Organizations get nostalgic too. They long for “the way it used to be,” from how people paid for service to how people used the product to how employees worked. Change is hard. Many years ago, I was in line at a store in an airport. Some of the people were paying with credit cards. At the time, they had to use a device with carbon paper and get the customer to sign a copy for the purchase. It took a while. I even mentioned to the person in front of me how these people were slowing things down. Then I watched him pay with a credit card. I missed the opportunity to keep my mouth shut.

Today it is the opposite. Now, some places won’t accept cash. Things change. Last week I went into a store at an airport, and to open the gate to get in, I had to place my credit card in a slot. I then found what I was looking for and walked out through a designated space. My purchase was automatic.

The same kind of change has happened in healthcare. Now we have telehealth, at-home test kits, and so forth. Things are very different from how they were just a few short years ago.

I miss lots of things that I can recall from days gone by. I can also view them with rose-colored glasses. However, to keep the momentum going, accepting change is essential. I present and write on change a lot. Dr. Jay Kaplan has a quote that resonates: “I like to change. You go first.”

A few tips on change:

  • Hold up the mirror. Think of a bar graph with two bars that measure how you handle change. One is labeled defiance and one is compliance. Which bar is taller?  The higher the compliance bar, the better things will be at work.
  • Realize things will be hard at first. I remember when iPhones first came out. My friend Jim was excited to get one of the first ones. After he got it, I asked him how he liked it. He said he did not. A few weeks later, he would have refused to give it up. Do not be quick to exit new tools, methods, and procedures. We all likely know someone who said they did not like something and then learned they had not tried it. They just projected they did not like it.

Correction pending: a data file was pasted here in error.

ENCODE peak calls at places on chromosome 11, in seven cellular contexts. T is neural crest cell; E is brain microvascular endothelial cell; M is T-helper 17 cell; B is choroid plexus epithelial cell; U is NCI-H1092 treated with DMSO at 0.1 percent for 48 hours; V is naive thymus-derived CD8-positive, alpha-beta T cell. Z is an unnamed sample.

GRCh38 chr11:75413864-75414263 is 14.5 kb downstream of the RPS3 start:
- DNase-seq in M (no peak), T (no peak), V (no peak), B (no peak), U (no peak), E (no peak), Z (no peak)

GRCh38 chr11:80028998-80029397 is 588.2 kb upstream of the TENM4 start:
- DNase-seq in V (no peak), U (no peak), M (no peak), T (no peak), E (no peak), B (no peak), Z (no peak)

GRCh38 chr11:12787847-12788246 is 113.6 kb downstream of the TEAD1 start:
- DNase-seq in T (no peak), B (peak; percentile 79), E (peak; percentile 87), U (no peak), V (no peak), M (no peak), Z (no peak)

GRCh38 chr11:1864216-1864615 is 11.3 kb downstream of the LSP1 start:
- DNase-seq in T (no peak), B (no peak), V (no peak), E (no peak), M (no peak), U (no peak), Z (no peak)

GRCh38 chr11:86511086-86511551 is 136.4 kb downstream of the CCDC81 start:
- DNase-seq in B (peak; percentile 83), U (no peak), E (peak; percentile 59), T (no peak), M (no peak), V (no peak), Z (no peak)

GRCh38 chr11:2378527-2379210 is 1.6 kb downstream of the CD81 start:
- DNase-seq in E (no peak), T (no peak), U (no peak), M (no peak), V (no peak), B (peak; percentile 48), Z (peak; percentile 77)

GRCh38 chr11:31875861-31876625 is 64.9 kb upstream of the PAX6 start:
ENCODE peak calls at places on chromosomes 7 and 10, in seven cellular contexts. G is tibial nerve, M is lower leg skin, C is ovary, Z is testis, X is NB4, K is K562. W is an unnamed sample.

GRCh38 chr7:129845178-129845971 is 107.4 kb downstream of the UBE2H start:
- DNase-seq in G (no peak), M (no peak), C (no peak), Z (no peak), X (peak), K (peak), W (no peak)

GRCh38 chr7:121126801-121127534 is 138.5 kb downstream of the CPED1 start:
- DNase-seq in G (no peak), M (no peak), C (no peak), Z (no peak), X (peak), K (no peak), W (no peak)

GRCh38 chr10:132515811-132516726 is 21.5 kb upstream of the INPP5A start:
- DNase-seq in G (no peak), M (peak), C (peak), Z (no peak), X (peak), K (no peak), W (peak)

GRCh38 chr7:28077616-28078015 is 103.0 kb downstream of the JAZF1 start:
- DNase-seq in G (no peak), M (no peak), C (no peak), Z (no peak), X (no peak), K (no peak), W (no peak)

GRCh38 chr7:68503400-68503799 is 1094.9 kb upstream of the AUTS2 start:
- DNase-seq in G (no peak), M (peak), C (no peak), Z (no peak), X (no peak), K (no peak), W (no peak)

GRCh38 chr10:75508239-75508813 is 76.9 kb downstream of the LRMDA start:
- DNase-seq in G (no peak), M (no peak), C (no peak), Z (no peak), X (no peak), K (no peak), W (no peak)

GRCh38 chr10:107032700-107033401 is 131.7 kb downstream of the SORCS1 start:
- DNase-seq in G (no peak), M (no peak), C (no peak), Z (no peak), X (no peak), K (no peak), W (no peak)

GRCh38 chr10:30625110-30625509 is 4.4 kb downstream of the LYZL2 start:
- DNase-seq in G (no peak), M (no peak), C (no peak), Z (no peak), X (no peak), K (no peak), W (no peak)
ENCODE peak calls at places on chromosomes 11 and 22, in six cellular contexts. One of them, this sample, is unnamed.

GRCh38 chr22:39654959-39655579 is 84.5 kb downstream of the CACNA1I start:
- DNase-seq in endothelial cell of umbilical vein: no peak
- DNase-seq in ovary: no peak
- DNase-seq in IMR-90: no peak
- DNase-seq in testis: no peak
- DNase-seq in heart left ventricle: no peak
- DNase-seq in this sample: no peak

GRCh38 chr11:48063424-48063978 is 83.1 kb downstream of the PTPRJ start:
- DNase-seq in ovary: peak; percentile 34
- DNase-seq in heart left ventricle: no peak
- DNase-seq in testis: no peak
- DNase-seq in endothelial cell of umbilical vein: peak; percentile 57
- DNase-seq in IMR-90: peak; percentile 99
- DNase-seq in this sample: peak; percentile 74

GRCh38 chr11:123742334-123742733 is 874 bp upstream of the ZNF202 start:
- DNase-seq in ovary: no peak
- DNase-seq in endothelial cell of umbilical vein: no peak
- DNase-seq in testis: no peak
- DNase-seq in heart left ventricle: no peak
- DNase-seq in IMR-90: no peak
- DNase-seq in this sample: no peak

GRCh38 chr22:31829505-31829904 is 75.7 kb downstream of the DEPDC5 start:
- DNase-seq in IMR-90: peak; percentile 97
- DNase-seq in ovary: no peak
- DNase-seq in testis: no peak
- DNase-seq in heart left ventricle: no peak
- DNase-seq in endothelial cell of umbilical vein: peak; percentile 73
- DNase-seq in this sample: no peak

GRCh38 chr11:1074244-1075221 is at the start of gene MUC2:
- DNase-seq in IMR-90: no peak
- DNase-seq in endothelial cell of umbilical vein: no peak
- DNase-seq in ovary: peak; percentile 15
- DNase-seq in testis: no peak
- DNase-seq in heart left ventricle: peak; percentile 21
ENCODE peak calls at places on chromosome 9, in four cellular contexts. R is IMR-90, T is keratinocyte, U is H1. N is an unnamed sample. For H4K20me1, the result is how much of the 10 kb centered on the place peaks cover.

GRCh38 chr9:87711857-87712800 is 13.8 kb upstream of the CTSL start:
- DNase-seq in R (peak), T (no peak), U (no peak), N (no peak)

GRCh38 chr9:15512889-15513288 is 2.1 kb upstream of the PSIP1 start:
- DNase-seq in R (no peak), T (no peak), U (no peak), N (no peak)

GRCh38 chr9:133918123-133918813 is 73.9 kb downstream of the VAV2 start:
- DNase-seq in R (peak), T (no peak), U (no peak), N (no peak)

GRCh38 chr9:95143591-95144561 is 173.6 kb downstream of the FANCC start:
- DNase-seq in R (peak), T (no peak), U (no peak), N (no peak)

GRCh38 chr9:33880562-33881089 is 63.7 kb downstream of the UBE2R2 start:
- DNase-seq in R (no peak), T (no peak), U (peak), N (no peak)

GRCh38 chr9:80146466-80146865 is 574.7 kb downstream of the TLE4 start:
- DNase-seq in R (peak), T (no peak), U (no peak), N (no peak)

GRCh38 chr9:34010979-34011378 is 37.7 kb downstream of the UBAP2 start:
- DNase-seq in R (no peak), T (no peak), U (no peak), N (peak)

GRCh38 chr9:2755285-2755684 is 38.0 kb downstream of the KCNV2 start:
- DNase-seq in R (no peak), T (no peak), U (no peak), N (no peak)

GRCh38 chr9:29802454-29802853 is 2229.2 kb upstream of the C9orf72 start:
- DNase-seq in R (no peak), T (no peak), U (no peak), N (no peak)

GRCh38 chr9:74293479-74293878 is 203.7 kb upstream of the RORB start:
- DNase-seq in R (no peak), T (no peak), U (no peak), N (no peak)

• You may recall the saying, “No pain, no gain.” This, of course, is not true 100 percent of the time. However, when something is new, there is pain. As our experience increases, the pain decreases.
  • Change “new normal” to “now normal.” This is another “Dan-ism” (Dan Collard). It helps us see that what right now seems normal will also likely change.
  • Be kind to yourself and others. As Allyson reminded me, “Grace, not perfection.”

We are consistently bouncing. Keep yourself replenished by taking care of you. An inflated ball bounces back better. So does a replenished person.

Quint Studer
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Quint Studer’s Wall Street Journal bestseller, The Busy Leader’s Handbook: How to Lead People and Places That Thrive, is filled with tips, tactics, and need-to-know insights. It functions as a desk reference, pocket guide, and training manual for anyone in a leadership position. His newest book, The Calling: Why Healthcare Is So Special, is aimed at helping healthcare professionals keep their sense of passion and purpose high.

Quint is the co-founder of Healthcare Plus Solutions Group, a consulting firm that specializes in delivering customized solutions to diagnose and treat healthcare organizations’ most urgent pain points. He also serves as Entrepreneur-in-Residence at the University of West Florida, Executive-in-Residence at George Washington University, and Lecturer at Cornell University.